1. In a randomized controlled trial assessing the addition of a vibrating crib to standard therapy for opioid exposure in neonates, the use of vibration was not associated with a significant reduction in the number of infants who went on to require morphine treatment.
2. A significant dose-response effect of vibration therapy was observed, with each hour per day of vibration associated with a 12% reduction in the odds of requiring morphine treatment.
Evidence Rating Level: 1 (Excellent)
Study Rundown: Neonatal opioid withdrawal syndrome (NOWS) due to prenatal exposure to opioids is associated with a variety of neurological and gastrointestinal symptoms. NOWS is often managed with morphine, which can negatively impact development and typically requires admission to a neonatal intensive care unit (NICU). Past studies have suggested that mechanical stimulation, particularly low-level stochastic, or random, vibration, may help prevent or treat NOWS. This randomized trial aimed to assess a vibrating crib in avoiding the need for opioid therapy in infants exposed to opioids. Among a total of 181 infants randomized to receive standard therapy with or without the addition of an oscillating crib mattress, 33.1% required NICU transfer and morphine treatment. This rate did not significantly differ for infants receiving the intervention. However, the duration of vibration therapy was significantly associated with lower odds of requiring morphine — 12% per hour per day of vibration. Among the subgroup completing NOWS treatment within 3 weeks, though not among the entire study population, infants receiving vibration required significantly less morphine and for a shorter duration. This trial provides evidence of a real, though modest, effect of stochastic vibration in improving outcomes for neonates exposed to opioids. A new addition to the bundle of nonpharmacologic treatments used to minimize morphine use, including holding by caregivers, would be welcome, but the improvements shown here must be balanced with the difficulty of broadly implementing the custom vibrating crib setup used in this study.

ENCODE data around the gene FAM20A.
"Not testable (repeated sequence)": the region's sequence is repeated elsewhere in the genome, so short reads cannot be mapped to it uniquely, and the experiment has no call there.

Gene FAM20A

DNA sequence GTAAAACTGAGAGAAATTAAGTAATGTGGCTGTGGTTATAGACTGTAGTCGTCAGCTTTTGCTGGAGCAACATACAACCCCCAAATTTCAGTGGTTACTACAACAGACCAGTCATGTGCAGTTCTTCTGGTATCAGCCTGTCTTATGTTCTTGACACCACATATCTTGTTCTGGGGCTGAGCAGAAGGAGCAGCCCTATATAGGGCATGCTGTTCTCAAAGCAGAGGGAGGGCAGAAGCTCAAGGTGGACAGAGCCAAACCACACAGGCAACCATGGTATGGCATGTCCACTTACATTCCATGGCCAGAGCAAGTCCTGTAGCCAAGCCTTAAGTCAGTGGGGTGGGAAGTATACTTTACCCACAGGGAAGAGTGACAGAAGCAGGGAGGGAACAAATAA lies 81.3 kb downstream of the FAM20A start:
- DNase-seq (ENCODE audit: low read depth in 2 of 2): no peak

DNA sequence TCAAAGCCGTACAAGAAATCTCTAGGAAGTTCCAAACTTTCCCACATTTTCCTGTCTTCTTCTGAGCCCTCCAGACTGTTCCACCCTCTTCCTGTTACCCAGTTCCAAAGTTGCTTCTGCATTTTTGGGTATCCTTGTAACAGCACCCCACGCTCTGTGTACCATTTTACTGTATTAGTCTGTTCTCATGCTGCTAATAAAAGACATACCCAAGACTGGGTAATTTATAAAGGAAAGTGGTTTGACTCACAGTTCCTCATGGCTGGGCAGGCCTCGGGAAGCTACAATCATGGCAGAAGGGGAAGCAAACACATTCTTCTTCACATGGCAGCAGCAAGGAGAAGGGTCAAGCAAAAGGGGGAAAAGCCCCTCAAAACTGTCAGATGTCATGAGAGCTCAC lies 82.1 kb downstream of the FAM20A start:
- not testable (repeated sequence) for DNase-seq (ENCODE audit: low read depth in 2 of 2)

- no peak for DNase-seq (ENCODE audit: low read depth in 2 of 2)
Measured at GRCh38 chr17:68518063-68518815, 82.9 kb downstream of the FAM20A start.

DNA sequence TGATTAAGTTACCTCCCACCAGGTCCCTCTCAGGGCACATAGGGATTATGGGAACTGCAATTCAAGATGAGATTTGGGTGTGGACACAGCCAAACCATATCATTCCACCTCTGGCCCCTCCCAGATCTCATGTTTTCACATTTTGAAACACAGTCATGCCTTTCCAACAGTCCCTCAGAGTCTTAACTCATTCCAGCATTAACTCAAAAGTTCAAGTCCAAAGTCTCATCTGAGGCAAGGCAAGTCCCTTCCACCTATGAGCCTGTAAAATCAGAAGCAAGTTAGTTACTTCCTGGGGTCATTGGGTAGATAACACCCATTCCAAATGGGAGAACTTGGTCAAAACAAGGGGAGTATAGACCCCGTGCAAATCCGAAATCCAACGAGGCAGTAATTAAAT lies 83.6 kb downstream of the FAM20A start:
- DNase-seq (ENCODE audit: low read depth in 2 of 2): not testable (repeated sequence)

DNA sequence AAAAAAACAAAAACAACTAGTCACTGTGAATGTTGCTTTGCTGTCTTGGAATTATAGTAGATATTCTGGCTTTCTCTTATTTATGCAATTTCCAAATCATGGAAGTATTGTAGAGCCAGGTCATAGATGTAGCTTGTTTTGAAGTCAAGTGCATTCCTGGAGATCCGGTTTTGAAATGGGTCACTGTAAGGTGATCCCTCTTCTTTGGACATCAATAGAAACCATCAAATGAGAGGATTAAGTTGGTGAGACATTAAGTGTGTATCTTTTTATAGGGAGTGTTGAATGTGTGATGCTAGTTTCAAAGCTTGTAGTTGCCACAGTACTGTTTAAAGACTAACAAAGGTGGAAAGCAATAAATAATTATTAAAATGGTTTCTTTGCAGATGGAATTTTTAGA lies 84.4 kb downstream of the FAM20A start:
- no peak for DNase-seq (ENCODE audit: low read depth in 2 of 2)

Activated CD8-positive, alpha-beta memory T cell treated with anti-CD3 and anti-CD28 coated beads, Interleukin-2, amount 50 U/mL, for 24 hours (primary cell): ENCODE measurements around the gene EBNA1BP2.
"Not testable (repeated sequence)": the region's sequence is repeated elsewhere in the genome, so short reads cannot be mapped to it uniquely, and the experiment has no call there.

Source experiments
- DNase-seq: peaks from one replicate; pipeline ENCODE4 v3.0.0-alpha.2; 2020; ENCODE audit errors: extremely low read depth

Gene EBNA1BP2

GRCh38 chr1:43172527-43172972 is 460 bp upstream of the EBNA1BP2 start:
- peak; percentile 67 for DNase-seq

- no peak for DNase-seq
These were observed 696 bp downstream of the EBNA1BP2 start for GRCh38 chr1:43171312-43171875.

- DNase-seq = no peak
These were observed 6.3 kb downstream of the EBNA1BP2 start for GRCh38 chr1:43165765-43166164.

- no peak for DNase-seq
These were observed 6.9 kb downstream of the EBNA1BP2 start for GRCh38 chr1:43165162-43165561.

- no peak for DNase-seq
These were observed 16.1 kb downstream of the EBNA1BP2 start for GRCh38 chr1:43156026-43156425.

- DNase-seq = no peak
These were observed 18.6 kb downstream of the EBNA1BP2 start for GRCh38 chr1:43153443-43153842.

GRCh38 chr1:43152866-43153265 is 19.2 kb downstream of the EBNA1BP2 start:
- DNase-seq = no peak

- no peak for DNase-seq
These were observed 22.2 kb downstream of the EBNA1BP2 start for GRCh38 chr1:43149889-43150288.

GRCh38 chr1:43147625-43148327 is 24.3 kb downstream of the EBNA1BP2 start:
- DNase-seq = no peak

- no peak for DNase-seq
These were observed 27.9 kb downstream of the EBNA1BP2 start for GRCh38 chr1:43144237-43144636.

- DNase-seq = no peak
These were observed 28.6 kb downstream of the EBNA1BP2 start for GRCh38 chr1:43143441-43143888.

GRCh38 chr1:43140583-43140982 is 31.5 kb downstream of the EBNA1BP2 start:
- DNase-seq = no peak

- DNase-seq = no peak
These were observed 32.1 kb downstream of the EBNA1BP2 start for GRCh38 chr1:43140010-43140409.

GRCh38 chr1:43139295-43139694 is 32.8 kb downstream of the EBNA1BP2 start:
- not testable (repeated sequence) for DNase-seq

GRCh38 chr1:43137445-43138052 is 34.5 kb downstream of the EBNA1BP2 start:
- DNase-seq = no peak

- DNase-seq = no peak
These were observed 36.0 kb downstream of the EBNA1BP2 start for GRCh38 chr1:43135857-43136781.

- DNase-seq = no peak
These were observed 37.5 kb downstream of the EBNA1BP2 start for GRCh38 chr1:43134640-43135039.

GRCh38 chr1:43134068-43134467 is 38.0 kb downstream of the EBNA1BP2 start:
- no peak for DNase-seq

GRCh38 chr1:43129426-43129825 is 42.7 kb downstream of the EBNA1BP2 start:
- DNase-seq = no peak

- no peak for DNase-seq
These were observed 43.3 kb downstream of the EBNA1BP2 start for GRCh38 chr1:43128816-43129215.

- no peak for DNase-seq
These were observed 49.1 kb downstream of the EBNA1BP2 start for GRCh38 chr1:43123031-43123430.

Relevant Reading: Neonatal opioid withdrawal syndrome
In-Depth [randomized controlled trial]: Neonates born at or after 37 weeks gestation after prenatal exposure to opioids at two tertiary centers between 2017 and 2020 were included. Opioid exposure was confirmed based on maternal medical records or either meconium or neonatal urine toxicology. Infants with significant congenital anomalies or severe birth complications were excluded. Infants in the treatment group had their crib mattresses replaced with customized mattresses programmed to vibrate stochastically for 3 hours on then 3 hours off, whether or not the infant was in the crib. The need for NICU transfer and treatment using morphine was determined based on 3 consecutive modified Finnegan scores of 8 or higher or 2 of 12 or higher. Intention-to-treat analysis was used. Analysis using a regression-based model of the effect of vibration duration on morphine treatment indicated that for infants receiving an average of 6 hours per day of vibration therapy, the odds of morphine therapy were reduced by 50%. Among the subgroup of infants treated in less than 3 weeks, those treated with vibration received morphine for 26% lower duration [95% confidence interval (CI) -0.47 to -0.04) and 1.76 mg/kg less morphine (95% CI -3.02 to -0.50).
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